Protour Trash Day Special
by Adam Tatarnic


Adam's Protour after conversion

When this fine example of the Cheap Old Ten Speed turned up in a neighbour's "free stuff" pile one night, I grabbed it. The 165mm cranks and big clearance the frame gave with 700c wheels made up my mind for me. It had to be turned into a combination offroad, bad weather, and coffee bike.

I put on wheels from another fixie project, and put the brake pads at the bottom of the long reach centrepull slots to make the most of the tire and mud and fender clearance. (Thanks to the i-BOB list for the tip of running the old non-aero brake levers with the cable reversed.) Using advanced fabrication techniques I managed to melt and bend a Zefal mountain bike fender and fit it under the back brake, but I'm still looking for a suitable front fender. The tires are Continental City Grip, 57mm by the sidewall and 35mm by my ruler. I prefer clipless pedals on a fixed gear, but I was recently lured into the dark netherworld of long distance running and I needed one of my bikes to be ridable in running shoes.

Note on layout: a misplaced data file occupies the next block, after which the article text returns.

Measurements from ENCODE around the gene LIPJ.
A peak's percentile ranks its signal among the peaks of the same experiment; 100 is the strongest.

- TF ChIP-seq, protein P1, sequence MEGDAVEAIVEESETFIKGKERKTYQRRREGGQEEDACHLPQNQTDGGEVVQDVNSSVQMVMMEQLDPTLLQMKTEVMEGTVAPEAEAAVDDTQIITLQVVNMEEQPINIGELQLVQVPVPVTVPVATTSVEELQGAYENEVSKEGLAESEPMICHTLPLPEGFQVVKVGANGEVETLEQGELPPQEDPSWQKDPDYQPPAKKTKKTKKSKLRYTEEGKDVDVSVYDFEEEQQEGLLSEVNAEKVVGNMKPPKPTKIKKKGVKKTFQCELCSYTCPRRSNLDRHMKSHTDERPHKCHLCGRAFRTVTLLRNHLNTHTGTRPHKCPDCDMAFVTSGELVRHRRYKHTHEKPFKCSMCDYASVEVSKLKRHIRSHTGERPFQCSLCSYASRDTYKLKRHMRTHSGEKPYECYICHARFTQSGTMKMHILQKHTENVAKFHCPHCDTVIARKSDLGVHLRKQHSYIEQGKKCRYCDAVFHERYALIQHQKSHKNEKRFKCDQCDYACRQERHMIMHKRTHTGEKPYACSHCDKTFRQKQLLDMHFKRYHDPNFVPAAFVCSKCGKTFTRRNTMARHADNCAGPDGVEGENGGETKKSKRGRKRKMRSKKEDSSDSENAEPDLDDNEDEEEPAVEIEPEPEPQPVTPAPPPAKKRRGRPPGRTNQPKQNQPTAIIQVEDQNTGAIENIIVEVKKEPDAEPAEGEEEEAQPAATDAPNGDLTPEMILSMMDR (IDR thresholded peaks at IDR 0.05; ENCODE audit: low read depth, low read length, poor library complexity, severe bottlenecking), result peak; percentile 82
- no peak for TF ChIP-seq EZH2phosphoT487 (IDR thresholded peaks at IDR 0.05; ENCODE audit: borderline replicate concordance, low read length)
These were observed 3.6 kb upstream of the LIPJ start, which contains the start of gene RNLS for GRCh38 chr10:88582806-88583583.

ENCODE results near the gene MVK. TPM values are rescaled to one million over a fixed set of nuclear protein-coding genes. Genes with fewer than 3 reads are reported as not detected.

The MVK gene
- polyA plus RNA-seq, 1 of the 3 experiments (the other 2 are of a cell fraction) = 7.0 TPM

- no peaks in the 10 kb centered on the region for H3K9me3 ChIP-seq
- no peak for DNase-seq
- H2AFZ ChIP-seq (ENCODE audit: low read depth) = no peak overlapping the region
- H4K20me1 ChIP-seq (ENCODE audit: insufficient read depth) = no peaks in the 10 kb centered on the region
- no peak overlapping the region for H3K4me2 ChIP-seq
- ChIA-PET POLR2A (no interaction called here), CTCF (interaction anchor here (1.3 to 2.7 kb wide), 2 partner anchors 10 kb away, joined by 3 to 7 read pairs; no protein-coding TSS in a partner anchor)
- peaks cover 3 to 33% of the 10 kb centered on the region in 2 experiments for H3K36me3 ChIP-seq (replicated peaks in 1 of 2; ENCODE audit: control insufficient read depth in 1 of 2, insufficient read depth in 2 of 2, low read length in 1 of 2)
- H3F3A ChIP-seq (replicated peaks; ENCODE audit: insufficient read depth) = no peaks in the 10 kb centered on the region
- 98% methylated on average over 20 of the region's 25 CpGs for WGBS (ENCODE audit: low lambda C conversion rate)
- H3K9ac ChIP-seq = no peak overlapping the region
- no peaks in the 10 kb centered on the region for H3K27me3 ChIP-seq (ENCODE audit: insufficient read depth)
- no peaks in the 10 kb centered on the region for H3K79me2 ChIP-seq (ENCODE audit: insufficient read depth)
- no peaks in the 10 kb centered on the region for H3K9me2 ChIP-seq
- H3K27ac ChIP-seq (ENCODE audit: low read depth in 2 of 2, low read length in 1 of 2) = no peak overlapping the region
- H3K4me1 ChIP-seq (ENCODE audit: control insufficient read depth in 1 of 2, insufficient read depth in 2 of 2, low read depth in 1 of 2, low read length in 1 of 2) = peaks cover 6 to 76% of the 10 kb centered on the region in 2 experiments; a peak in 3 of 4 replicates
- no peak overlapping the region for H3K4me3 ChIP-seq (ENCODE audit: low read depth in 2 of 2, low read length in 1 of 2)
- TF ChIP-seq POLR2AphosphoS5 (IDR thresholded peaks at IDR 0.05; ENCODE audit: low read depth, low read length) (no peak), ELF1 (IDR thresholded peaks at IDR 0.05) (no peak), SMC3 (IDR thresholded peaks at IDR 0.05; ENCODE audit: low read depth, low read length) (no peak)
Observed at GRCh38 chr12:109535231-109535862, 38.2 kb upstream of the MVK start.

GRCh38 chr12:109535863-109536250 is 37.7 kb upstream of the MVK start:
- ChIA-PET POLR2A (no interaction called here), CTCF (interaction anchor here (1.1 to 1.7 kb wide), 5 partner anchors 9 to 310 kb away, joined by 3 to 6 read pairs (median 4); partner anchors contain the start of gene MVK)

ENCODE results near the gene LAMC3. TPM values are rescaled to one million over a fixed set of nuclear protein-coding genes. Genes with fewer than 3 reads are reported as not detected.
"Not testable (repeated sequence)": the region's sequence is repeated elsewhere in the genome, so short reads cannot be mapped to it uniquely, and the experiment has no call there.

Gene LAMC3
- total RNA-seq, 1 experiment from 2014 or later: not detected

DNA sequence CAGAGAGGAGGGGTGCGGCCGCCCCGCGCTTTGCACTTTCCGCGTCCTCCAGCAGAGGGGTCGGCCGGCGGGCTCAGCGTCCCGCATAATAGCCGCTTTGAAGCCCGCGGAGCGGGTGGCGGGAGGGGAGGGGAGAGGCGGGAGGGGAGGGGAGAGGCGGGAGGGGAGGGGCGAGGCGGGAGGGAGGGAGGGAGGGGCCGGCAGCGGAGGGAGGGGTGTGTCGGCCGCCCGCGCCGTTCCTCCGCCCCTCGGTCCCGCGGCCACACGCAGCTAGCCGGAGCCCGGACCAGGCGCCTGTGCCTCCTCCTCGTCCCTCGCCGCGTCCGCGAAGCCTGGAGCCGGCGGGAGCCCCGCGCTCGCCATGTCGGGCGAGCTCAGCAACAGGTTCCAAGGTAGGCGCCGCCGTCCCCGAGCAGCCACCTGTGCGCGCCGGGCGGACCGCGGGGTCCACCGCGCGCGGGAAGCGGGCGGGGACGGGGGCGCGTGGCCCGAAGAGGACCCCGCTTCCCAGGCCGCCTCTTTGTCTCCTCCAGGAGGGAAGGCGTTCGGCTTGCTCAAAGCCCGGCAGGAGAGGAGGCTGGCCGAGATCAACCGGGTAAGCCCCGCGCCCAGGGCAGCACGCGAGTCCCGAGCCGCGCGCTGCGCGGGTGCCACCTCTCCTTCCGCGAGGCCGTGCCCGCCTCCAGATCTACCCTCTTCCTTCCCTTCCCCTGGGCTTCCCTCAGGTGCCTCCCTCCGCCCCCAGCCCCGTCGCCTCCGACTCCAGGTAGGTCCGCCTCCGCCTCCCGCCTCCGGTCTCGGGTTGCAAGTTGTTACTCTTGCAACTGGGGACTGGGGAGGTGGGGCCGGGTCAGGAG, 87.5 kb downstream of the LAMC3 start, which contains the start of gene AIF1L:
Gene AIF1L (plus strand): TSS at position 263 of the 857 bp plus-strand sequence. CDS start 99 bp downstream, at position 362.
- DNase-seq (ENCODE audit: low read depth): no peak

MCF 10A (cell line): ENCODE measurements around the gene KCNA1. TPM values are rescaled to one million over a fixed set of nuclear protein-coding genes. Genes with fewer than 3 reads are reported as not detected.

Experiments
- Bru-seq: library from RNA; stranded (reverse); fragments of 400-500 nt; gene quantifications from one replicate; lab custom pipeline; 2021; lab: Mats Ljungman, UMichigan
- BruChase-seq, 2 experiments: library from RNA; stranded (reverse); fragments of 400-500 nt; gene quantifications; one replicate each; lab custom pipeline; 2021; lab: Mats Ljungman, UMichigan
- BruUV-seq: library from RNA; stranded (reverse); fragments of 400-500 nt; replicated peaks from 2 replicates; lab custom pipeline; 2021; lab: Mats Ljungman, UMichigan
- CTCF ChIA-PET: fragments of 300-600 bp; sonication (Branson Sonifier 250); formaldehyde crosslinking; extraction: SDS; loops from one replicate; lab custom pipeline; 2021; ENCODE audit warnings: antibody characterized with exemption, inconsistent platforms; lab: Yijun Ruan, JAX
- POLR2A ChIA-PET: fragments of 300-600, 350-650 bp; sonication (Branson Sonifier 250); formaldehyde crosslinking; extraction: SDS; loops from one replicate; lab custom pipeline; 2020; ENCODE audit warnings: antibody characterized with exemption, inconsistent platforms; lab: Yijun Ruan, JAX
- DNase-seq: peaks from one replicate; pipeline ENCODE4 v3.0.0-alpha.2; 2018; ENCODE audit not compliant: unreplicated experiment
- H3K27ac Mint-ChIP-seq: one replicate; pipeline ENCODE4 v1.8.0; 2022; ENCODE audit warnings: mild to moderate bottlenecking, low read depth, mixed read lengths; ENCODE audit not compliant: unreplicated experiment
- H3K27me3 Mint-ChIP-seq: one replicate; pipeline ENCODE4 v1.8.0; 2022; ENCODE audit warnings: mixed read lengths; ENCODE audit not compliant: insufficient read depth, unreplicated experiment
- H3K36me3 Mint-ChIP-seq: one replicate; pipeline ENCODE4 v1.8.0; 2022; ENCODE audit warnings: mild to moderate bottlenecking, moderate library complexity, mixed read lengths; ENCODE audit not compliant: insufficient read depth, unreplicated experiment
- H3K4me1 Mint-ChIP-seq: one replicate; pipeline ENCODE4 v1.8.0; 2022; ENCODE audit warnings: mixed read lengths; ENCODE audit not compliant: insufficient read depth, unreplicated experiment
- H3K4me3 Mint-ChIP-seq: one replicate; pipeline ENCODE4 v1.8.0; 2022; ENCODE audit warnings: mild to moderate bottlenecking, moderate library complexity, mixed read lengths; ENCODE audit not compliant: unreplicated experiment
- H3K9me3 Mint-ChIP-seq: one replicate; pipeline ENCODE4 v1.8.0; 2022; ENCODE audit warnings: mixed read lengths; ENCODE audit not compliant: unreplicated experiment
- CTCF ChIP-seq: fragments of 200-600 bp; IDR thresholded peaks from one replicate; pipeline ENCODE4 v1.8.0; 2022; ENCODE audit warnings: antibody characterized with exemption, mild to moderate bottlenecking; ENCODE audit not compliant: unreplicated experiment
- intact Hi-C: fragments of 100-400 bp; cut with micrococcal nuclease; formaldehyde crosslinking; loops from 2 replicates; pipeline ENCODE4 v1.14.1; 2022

How does it ride? Pretty well. The trick to building an enthusiast's beater is to keep the the surface crappiness and upgrade contact points and moving parts. "Fixing" a bike eliminates most of the moving parts and hence most of the underlying clunkiness. The cowhorn bars are equally good on the trail and in traffic. It isn't light--the frame is definitely steel--but without all the bits it isn't heavy either. The outer ring and chain guard are swaged on, but since they do a good job of keeping my jeans out of the chain I don't mind.

It's still a work in progress. On the cards for the next rainy day are installing some better brake levers I've got lying around somewhere, and adding a bottom bracket generator that's to be operated by a bar end shifter.


Adam Tatarnic lives in Toronto and has been riding fixed for five years.

v1.0 written November 2003

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